- A condition in which skeletal muscle cells break down, releasing myoglobin (the oxygen-carrying pigment in muscle) together with enzymes and electrolytes from inside the muscle cells. The risks with rhabdomyolysis include muscle breakdown and kidney failure since myoglobin is toxic to the kidneys. Rhabdomyolysis most often occurs as the result of extensive muscle damage as, for example, from a crushing injury or electrical shock. Drugs or toxins, particularly some of the cholesterol lowering medications such as cerivastatin (Baycol), may cause this disorder. Underlying diseases such as systemic lupus erythematosus can also lead to rhabdomyolysis.
* * *An acute, fulminating, potentially fatal disease of skeletal muscle that entails destruction of muscle, as evidenced by myoglobinemia and myoglobinuria. [rhabdo- + G. mys, muscle, + lysis, loosening]- acute recurrent r. [MIM*268200] repeated paroxysmal attacks of muscle pain and weakness followed by passage of dark red-brown urine, often precipitated by intercurrent illness and diagnosed by demonstration of myoglobin in the urine; it is attributed to abnormal phosphorylase activity in skeletal muscle, but there may be more than one biologic type; probably autosomal recessive inheritance. In some cases, at least, there is deficiency of carnitine palmitoyl transferase. SYN: familial paroxysmal r..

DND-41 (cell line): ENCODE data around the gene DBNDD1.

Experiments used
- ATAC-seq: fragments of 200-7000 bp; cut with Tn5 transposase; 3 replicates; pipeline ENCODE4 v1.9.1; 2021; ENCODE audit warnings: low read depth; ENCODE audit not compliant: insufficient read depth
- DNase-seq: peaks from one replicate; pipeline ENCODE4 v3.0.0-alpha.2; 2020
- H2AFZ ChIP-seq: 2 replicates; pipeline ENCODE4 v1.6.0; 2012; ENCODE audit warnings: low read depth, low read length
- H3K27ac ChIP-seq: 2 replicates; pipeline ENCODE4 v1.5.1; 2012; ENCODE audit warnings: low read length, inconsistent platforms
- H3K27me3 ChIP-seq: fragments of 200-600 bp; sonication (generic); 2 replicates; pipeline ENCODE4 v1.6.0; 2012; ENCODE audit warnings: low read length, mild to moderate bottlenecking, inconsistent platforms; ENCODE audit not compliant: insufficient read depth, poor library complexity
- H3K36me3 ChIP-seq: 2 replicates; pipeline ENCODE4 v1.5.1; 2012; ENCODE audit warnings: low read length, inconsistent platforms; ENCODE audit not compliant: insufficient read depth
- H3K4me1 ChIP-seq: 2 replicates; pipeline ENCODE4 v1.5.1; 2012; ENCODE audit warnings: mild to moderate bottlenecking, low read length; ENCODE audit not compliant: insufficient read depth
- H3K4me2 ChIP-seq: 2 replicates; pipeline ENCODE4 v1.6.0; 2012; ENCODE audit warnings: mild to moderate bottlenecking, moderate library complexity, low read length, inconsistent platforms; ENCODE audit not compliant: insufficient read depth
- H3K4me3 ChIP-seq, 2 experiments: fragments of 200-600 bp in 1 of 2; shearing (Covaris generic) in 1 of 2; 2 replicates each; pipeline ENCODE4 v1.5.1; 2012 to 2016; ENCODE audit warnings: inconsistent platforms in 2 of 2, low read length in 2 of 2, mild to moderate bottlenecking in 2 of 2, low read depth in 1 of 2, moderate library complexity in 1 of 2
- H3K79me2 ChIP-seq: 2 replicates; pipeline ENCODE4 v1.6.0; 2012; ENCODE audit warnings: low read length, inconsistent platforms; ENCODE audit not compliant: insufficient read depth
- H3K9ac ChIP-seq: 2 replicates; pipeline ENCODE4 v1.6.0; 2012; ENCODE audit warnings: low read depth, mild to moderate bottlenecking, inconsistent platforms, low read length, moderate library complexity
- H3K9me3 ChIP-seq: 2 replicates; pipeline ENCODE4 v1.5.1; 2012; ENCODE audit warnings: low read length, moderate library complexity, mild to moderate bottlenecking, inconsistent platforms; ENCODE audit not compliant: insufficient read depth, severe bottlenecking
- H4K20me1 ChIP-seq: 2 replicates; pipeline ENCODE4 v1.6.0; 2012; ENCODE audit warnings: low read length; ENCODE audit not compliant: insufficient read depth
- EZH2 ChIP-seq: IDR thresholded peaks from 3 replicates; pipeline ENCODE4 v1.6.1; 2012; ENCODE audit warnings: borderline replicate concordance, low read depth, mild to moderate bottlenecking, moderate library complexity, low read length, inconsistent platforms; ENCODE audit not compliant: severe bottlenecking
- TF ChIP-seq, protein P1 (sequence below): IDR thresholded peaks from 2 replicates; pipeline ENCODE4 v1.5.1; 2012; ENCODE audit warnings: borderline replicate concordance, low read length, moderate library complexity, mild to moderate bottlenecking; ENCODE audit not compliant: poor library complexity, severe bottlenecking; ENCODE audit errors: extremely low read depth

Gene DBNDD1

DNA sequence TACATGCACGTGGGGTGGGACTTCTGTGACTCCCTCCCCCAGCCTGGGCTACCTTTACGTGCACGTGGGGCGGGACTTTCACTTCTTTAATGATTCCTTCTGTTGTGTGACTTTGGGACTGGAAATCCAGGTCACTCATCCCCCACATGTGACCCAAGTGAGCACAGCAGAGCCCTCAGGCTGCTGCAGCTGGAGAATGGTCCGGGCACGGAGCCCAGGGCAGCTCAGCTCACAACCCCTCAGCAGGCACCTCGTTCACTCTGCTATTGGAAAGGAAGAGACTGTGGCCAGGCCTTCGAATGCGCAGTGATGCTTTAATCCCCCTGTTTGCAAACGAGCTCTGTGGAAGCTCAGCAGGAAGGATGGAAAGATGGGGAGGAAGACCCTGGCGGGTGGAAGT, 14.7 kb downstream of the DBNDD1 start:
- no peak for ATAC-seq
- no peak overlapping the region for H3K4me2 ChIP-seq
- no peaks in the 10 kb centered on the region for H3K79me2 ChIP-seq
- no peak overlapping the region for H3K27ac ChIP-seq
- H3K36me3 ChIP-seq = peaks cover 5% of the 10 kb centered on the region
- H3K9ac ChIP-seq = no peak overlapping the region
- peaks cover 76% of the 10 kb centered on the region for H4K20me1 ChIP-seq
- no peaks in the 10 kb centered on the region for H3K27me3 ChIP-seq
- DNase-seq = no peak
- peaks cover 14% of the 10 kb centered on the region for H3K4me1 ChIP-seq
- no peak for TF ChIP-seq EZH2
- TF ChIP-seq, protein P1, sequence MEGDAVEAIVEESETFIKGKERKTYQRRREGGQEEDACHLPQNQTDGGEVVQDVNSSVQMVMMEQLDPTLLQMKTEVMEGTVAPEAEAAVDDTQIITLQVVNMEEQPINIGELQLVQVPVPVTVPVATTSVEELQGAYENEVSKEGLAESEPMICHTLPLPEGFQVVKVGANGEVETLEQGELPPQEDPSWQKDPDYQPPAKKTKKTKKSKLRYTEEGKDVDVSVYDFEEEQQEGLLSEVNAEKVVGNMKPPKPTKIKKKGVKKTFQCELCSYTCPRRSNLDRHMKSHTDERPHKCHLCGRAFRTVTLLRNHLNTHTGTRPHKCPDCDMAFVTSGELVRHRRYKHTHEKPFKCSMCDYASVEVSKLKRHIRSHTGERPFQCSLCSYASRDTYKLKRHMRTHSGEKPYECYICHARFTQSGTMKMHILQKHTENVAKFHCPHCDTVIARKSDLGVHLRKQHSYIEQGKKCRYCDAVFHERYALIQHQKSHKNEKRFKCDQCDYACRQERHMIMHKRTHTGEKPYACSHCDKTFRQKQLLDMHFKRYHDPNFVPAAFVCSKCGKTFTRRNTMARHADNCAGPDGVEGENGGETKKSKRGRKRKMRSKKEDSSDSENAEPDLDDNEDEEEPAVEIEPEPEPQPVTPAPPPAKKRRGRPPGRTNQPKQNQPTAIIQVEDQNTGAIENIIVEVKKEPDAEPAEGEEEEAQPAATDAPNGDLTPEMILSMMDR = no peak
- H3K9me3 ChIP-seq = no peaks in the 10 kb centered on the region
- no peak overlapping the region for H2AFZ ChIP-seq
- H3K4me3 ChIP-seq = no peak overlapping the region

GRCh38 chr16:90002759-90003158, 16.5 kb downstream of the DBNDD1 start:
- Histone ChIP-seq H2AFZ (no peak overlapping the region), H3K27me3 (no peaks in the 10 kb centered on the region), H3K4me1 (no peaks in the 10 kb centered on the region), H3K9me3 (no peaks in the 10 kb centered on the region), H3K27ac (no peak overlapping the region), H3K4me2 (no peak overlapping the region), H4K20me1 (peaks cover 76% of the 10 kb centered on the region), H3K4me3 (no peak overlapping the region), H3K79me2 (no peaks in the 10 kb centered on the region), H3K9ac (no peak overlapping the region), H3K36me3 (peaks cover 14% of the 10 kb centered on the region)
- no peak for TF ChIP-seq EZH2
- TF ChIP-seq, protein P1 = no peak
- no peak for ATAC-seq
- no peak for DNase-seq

* * *rhab·do·my·ol·y·sis .rab-dō-mī-'äl-ə-səs n, pl -y·ses -.sēz the destruction or degeneration of skeletal muscle tissue (as from traumatic injury, excessive exertion, or stroke) that is accompanied by the release of muscle cell contents (as myoglobin and potassium) into the bloodstream resulting in hypovolemia, hyperkalemia, and sometimes acute renal failure
* * *rhab·do·my·ol·y·sis (rab″do-mi-olґĭ-sis) [rhabdo- + myo- + -lysis] disintegration or dissolution of muscle, associated with excretion of myoglobin in the urine.
Medical dictionary. 2011.